LUENEBURG, Germany – A former SS sergeant described in chilling detail Wednesday how cattle cars full of Jews were brought to the Auschwitz death camp, the people stripped of their belongings and then most led directly into gas chambers.
Oskar Groening is being tried on 300,000 counts of accessory to murder, related to a period between May and July 1944 when around 425,000 Jews from Hungary were brought to the Auschwitz-Birkenau complex in Nazi-occupied Poland and most immediately gassed to death.
During that period, so many trains were arriving that often two would have to wait with closed doors as the first was "processed," Groening testified at the Lueneburg state court.
Though he was more regularly assigned to the camp's Auschwitz I section, he said he guarded the Birkenau ramp three times, including one busy 24-hour shift. The main gas chambers were located at Birkenau.
"The capacity of the gas chambers and the capacity of the crematoria were quite limited. Someone said that 5,000 people were processed in 24 hours but I didn't verify this. I didn't know," he said. "For the sake of order we waited until train 1 was entirely processed and finished."
Auschwitz survivors describe their arrival as chaotic, with Nazi guards yelling orders, dogs barking and families being ripped apart.
But Groening, 93, maintained the opposite, saying "it was very orderly and not as strenuous" on the ramp at Birkenau.
"The process was the same as Auschwitz I. The only difference was that there were no trucks," he said during the second day of his trial. "They all walked — some in one direction some, in another direction ... to where the crematoria and gas chambers were."
No pleas are entered in the German system and Groening said as his trial opened Tuesday that he considers himself "morally guilty," but it was up to the court to decide if he was legally guilty. He faces between three and 15 years in prison if convicted in the trial, which is scheduled through July.
Eva Kor, 81, was one of the Jews who arrived at Auschwitz in 1944. Though she doesn't remember Groening personally, she said she can't forget the scene.
"Everything was going very fast. Yelling, crying, pushing; even dogs were barking. I had never experienced anything that fast or that crazy in my entire life," she told The Associated Press before addressing the court.
Her two older sisters and parents were taken directly to the gas chambers, while she and her twin sister, both 10 at the time, were ripped away from their mother to be used as human guinea pigs for notorious camp Dr. Josef Mengele's experiments.
"All I remember is her arms stretched out in despair as she was pulled away," Kor remembered. "I never even got to say goodbye."
Kor, who now lives in Indiana, is one of more than 60 Auschwitz survivors and their families from the U.S., Canada, Israel and elsewhere who have joined the trial as co-plaintiffs as allowed under German law.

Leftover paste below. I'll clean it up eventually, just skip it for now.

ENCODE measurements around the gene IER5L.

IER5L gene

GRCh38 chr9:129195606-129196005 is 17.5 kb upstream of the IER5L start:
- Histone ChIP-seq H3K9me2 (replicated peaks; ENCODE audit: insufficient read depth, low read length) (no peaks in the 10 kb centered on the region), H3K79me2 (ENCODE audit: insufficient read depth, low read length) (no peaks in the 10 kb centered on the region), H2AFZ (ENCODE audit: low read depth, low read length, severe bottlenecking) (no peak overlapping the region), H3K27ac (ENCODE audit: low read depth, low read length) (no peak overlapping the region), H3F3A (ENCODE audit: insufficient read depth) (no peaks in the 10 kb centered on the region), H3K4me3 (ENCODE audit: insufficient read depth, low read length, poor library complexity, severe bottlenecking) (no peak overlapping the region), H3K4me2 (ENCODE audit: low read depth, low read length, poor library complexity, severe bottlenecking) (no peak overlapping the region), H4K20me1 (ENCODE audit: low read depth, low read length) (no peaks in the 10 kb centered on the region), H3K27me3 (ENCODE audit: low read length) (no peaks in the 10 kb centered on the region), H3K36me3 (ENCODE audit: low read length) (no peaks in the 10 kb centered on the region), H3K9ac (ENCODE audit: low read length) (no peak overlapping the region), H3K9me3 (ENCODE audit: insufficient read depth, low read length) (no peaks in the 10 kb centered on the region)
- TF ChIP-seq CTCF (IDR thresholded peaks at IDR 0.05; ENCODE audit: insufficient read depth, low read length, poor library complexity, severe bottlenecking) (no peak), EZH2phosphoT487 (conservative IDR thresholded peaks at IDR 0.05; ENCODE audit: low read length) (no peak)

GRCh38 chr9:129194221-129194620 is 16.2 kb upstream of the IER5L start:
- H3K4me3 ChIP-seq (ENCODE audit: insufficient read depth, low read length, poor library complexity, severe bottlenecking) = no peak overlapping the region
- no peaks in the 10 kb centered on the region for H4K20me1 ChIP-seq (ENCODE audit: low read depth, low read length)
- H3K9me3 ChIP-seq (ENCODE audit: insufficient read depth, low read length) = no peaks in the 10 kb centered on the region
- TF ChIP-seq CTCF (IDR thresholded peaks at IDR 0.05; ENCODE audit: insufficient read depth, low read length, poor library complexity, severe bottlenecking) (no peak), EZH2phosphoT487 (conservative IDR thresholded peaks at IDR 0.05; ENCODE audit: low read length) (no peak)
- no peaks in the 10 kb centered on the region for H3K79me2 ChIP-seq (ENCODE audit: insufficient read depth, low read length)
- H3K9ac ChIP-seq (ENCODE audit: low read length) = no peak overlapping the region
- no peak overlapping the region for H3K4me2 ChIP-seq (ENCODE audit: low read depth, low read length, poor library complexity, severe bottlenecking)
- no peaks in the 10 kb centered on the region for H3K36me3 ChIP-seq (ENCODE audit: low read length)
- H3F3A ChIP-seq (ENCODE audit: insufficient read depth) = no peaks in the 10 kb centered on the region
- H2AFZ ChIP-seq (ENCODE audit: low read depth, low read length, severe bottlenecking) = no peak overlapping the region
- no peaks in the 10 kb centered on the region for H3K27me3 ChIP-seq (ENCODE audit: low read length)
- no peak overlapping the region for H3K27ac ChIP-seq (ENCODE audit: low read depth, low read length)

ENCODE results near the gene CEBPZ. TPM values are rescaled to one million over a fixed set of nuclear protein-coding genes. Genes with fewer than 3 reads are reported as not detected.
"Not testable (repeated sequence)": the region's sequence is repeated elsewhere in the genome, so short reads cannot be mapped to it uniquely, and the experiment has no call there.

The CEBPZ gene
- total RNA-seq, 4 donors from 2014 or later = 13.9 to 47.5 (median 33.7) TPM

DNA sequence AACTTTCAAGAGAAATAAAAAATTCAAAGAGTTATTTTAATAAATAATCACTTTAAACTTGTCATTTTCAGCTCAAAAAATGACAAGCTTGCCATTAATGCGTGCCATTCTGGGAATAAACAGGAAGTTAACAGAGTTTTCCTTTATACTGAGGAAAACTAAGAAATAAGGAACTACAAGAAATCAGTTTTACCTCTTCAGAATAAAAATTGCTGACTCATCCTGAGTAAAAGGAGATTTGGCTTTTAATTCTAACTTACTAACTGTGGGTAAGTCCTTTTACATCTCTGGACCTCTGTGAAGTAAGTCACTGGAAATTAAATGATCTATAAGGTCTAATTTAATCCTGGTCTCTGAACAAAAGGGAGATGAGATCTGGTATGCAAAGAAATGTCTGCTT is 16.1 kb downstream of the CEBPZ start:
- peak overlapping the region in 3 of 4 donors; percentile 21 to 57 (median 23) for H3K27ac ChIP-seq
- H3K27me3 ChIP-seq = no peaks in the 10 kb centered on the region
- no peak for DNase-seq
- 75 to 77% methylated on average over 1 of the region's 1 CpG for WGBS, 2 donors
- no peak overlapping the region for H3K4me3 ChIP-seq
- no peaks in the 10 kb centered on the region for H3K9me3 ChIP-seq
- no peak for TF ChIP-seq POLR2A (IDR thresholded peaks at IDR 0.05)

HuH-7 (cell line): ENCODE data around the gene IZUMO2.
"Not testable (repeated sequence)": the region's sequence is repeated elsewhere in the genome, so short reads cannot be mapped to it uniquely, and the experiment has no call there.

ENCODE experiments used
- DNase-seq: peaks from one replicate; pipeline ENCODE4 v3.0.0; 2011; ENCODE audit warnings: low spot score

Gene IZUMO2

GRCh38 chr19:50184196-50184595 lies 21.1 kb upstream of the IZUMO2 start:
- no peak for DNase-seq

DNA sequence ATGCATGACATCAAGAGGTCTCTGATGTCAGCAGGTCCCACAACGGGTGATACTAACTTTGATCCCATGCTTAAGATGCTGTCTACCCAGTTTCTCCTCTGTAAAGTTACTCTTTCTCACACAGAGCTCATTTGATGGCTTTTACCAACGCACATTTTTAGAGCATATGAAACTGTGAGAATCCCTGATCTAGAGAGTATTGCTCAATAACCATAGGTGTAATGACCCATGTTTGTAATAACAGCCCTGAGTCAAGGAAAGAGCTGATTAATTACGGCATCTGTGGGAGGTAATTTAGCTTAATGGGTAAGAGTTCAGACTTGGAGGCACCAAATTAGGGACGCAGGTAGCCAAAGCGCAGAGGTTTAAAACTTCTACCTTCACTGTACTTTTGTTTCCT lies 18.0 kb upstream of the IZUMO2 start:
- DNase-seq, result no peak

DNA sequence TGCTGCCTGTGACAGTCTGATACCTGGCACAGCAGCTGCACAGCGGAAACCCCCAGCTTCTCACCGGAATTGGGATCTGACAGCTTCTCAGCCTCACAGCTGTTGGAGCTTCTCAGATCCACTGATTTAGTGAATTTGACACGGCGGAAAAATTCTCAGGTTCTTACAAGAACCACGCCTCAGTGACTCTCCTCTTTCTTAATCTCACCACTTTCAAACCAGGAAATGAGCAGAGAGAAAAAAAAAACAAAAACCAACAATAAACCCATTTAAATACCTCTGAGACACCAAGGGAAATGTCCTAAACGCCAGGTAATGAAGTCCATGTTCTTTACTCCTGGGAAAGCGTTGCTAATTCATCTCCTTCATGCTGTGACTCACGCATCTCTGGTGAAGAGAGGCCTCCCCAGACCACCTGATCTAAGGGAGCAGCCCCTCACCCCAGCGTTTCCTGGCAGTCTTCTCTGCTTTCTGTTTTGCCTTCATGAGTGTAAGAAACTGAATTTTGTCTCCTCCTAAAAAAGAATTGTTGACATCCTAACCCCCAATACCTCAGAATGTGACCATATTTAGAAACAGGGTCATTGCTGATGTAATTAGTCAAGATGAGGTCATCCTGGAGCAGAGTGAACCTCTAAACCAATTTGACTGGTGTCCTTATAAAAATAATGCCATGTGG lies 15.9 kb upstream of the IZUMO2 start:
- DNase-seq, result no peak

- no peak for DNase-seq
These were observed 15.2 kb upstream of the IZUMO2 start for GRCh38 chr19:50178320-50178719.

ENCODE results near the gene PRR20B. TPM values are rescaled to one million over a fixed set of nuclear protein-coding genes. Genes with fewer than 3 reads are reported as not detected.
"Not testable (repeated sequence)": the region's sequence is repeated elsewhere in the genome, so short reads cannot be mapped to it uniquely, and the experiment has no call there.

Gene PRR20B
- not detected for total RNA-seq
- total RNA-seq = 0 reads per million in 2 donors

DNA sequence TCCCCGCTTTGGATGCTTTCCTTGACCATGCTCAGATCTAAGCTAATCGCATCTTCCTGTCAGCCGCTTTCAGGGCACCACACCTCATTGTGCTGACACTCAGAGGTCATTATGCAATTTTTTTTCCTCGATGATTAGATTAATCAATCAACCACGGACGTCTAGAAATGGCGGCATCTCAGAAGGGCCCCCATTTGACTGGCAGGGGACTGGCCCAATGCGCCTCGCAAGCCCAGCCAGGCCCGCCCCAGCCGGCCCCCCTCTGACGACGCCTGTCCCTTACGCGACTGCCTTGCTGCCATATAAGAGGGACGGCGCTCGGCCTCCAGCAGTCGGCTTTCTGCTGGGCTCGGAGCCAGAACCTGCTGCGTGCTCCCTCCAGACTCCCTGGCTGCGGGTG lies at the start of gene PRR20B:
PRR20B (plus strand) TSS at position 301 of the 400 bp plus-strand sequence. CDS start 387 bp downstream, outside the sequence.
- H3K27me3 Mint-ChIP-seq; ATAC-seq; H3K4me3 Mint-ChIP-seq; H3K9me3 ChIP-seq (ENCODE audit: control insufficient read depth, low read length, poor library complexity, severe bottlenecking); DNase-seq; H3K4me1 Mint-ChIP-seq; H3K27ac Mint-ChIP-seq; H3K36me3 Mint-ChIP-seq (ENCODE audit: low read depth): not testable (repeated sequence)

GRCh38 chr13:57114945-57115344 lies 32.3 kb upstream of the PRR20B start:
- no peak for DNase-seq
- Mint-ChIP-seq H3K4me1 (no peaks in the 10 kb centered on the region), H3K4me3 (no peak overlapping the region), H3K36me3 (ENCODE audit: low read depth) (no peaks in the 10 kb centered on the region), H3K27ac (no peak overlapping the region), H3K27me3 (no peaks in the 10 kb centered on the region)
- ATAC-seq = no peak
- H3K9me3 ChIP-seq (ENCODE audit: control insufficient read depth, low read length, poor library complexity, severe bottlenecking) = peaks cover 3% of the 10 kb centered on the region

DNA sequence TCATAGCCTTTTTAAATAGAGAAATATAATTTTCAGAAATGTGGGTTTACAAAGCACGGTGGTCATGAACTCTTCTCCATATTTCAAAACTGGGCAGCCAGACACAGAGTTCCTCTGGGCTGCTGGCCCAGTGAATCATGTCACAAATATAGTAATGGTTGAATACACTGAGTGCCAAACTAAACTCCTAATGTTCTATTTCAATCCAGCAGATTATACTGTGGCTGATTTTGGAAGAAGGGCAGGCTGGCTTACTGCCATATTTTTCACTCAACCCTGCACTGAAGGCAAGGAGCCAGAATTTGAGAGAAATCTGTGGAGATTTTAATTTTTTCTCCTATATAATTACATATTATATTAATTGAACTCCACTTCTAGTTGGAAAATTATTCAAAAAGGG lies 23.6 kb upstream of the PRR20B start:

Thomas Walther, who represents many co-plaintiffs, said he and his clients were happy Groening agreed to testify, but suspected he was withholding many details.
"There is an ocean of truth, but with many islands of lies," he said.
Kor, the first co-plaintiff to address the court, described her experience Wednesday and asked Groening whether he knew Mengele or details about files he kept in hopes of learning more about what diseases she and her sister, who both survived the camp, were injected with.
Groening showed no reaction to Kor's statement and his attorney, Hans Holtermann, said his client would try to answer what questions he could, but he didn't believe that Groening knew Mengele.
Groening guarded prisoners' baggage on the ramps, but his main task was to collect and tally money stolen from the new arrivals and then send it to Berlin — a job for which the German press has dubbed him the "Accountant of Auschwitz."
While he previously testified he was "horrified" by individual atrocities he witnessed, he suggested Wednesday his daily thoughts were more pedestrian, like when the guards heard a train loaded with Hungarian Jews would be arriving.
"If this is Hungary, they have bacon on board," he remembered thinking.
Though he was investigated twice before and no charges were brought, Groening was indicted under a new line of German legal reasoning that anyone who helped a death camp function can be accused of being an accessory to murder without evidence of participation in a specific crime. Groening, who worked for an insurance company after the war, has testified as a witness in other Nazi trials.
Outside court, Kor said she wished Groening would use the trial to try and dissuade "misguided young people" today from becoming neo-Nazis but she was still satisfied with his testimony.
"I'm going to take whatever confession he gives — it's better than no confession," she told reporters. "Maybe this is the best thing he has ever done in his life. Isn't that sad?"